Insufficient placental neurosteroid may increase risk of autism

Insufficient placental neurosteroid may increase risk of autism

A recent research presented at the Neuroscience 2019, Chicago showed that allopregnanolone, a hormone produced by placenta during pregnancy play a key role in normal fetal brain development. The study showed that a decrease or abrupt stop in the supply of the hormone was found to develop autism-like behaviours in experimental models.

The research team Children’s National Hospital presented the findings on October 20, 2019.

The study’s lead author, Dr. Claire-Marie Vacher said that the targeted loss of allopregnanolone (ALLO) in the womb lead to long-term stuctural variations in the cerebellum of the off-spring, which increased an risk of developing autism.

According to the Centers for Disease Control and Prevention (CDCP), about 1 in 10 infants is born preterm, before 37 weeks gestation; and 1 in 59 children has autism spectrum disorder.

Inorder to investigate what happens when ALLO supplies are disrupted, the team created a preclinical transgenic model. The model had a gene deleted which was essential in ALLO synthesis.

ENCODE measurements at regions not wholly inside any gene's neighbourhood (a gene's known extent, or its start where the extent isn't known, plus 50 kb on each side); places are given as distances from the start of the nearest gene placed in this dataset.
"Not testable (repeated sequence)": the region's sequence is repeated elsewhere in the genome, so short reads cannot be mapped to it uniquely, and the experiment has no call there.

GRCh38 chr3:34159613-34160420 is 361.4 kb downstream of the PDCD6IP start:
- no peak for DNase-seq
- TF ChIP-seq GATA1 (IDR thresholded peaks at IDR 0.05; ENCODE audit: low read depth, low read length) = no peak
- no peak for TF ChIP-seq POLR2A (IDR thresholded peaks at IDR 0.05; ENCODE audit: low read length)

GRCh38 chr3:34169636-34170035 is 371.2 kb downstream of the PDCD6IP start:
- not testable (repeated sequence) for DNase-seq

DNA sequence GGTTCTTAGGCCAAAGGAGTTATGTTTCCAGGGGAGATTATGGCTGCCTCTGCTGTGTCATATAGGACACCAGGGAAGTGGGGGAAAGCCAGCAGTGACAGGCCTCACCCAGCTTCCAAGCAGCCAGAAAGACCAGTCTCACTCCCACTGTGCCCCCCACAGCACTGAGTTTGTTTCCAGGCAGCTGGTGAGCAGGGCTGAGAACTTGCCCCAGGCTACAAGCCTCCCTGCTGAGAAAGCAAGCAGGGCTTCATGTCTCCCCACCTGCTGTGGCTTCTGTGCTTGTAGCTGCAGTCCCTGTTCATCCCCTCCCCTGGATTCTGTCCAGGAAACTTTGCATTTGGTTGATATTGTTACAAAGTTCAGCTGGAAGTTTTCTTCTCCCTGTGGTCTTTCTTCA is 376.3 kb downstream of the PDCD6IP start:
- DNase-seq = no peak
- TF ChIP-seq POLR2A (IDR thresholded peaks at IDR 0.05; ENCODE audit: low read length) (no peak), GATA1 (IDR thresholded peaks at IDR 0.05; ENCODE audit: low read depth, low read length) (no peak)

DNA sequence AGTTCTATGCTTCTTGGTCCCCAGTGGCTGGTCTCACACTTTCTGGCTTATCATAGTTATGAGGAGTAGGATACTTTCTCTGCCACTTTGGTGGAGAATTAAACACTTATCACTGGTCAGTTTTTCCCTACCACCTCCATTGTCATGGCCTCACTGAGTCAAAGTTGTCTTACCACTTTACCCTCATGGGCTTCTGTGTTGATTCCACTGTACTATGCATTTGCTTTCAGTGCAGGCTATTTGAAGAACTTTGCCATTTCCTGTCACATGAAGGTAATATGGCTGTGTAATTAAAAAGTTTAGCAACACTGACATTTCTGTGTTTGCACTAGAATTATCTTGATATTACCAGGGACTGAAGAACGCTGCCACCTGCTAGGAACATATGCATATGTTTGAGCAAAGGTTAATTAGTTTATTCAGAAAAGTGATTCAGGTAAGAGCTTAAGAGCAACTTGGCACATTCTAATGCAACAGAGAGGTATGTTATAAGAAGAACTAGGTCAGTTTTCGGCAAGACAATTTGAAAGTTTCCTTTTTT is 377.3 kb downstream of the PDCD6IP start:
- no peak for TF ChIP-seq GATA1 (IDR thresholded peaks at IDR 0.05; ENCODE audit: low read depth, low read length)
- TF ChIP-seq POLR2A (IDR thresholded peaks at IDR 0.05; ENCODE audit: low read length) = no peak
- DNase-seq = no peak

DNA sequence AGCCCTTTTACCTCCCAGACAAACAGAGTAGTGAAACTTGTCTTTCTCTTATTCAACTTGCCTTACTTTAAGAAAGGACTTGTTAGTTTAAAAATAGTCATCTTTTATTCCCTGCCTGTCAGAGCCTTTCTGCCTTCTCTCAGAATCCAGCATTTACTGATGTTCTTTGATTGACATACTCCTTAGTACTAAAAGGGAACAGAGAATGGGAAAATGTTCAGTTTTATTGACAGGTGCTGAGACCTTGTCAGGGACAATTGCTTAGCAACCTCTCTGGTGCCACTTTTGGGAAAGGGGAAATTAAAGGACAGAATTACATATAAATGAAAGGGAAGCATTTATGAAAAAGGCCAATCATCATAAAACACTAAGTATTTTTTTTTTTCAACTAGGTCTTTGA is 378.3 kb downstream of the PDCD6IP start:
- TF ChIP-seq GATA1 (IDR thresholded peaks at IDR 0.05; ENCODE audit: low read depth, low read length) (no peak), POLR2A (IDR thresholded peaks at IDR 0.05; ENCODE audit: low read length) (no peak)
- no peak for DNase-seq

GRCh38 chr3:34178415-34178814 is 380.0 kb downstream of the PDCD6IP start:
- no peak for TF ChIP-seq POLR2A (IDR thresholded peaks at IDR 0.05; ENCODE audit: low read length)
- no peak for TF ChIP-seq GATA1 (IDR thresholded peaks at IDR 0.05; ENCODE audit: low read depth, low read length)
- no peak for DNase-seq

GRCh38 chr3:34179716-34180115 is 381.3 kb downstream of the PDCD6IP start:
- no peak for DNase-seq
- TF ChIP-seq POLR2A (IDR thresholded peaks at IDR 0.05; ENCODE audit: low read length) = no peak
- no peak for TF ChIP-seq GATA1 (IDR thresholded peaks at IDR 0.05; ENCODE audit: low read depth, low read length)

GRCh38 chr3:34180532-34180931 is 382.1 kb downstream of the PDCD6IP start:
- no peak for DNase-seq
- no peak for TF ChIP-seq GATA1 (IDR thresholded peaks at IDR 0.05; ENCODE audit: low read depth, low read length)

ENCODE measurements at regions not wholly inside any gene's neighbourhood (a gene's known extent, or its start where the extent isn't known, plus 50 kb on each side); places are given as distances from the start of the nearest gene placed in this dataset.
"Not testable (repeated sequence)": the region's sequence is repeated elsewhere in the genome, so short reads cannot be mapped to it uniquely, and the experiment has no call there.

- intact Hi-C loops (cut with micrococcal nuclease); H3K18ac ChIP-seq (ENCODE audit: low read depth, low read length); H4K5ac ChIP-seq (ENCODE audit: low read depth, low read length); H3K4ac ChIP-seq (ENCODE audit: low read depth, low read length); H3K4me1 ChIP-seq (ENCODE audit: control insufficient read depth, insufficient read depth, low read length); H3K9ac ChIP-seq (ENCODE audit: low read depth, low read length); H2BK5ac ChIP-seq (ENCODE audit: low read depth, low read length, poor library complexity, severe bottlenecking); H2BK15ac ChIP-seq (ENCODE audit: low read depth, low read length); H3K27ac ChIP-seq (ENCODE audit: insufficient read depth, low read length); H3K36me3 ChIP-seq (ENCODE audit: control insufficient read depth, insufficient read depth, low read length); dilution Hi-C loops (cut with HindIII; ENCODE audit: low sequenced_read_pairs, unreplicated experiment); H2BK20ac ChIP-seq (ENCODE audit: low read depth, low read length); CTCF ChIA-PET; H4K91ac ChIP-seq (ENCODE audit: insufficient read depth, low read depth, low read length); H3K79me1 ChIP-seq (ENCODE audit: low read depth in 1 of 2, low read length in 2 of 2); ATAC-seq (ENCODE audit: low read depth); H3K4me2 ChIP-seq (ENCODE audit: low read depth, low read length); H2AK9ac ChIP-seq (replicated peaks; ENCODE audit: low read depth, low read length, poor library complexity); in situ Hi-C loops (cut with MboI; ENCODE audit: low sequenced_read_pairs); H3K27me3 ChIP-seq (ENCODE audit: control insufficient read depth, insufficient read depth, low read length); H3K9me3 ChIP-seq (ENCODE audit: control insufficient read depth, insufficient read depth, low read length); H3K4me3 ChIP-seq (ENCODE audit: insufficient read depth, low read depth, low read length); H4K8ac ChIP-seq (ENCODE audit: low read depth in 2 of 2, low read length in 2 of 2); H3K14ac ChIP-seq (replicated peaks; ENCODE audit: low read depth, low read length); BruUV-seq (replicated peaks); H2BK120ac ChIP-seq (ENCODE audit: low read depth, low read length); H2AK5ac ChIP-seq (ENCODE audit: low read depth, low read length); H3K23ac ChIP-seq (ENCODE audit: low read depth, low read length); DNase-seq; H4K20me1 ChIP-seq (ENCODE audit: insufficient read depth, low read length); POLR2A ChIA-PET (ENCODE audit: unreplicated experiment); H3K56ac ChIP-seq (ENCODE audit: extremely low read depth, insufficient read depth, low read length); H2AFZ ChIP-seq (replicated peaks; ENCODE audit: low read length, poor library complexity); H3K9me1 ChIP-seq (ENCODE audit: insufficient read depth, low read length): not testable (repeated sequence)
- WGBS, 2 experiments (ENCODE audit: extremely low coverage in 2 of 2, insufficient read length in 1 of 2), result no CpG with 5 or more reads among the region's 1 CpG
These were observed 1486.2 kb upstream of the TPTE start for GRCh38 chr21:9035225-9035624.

Normally, the synthesis of ALLO rises in the second trimester of pregnancy, and levels peak as fetuses approach full term.

When production of ALLO in the placenta of these experimental models declined, offspring had permanent neurodevelopmental changes.

The most pronounced cerebellar abnormalities was observed in the brain’s white matter in the cerebellum.

“We found increased thickness of the myelin, a lipid-rich insulating layer that protects nerve fibers.” noted Dr. Claire-Marie Vacher.

Studying on the behavioral perspective, the male offsprings in which the ALLO supply was abruptly reduced exhibited an increased repetitive behavior and sociability deficits, which are two hallmarks of autism spectrum disorder, he said.

The team also found that providing a single ALLO injection during pregnancy was enough to prevent the cerebellar abnormalities and the abnormal social behaviors in experimental models.

The research team has announced about launching a new area of research area named “neuroplacentology”which is focused in better understanding of the role of placenta function on fetal and newborn brain development.

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